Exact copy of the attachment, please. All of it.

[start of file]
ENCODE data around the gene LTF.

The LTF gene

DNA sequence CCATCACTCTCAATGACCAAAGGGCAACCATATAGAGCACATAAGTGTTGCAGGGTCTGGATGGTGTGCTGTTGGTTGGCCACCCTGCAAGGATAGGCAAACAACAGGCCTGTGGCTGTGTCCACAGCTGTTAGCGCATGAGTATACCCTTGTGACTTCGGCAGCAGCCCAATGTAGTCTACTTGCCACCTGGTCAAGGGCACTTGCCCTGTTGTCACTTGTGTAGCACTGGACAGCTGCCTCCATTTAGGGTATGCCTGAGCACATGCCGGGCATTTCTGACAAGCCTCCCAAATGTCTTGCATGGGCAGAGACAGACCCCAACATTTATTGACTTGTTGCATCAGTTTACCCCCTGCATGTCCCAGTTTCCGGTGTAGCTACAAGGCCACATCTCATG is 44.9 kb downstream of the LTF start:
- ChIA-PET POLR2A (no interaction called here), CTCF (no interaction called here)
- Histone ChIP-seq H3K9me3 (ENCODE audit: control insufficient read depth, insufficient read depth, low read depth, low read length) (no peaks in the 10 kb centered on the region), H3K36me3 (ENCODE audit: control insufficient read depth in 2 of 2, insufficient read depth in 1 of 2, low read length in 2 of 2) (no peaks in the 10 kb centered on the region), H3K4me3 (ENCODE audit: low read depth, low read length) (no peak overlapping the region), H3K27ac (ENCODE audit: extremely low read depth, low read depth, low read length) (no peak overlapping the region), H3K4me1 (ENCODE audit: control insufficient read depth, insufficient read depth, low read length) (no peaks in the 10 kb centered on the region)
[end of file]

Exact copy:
ENCODE data around the gene LTF.

The LTF gene

DNA sequence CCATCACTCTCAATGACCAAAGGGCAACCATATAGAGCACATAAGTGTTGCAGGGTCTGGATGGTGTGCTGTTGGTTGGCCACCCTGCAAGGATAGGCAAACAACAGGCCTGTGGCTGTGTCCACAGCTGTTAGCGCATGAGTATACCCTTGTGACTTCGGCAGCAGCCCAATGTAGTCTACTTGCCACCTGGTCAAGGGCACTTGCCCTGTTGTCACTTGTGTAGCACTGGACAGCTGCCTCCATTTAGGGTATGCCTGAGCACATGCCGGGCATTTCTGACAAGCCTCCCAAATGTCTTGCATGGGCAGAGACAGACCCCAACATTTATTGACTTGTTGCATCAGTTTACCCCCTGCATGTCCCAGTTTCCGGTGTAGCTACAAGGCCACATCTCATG is 44.9 kb downstream of the LTF start:
- ChIA-PET POLR2A (no interaction called here), CTCF (no interaction called here)
- Histone ChIP-seq H3K9me3 (ENCODE audit: control insufficient read depth, insufficient read depth, low read depth, low read length) (no peaks in the 10 kb centered on the region), H3K36me3 (ENCODE audit: control insufficient read depth in 2 of 2, insufficient read depth in 1 of 2, low read length in 2 of 2) (no peaks in the 10 kb centered on the region), H3K4me3 (ENCODE audit: low read depth, low read length) (no peak overlapping the region), H3K27ac (ENCODE audit: extremely low read depth, low read depth, low read length) (no peak overlapping the region), H3K4me1 (ENCODE audit: control insufficient read depth, insufficient read depth, low read length) (no peaks in the 10 kb centered on the region)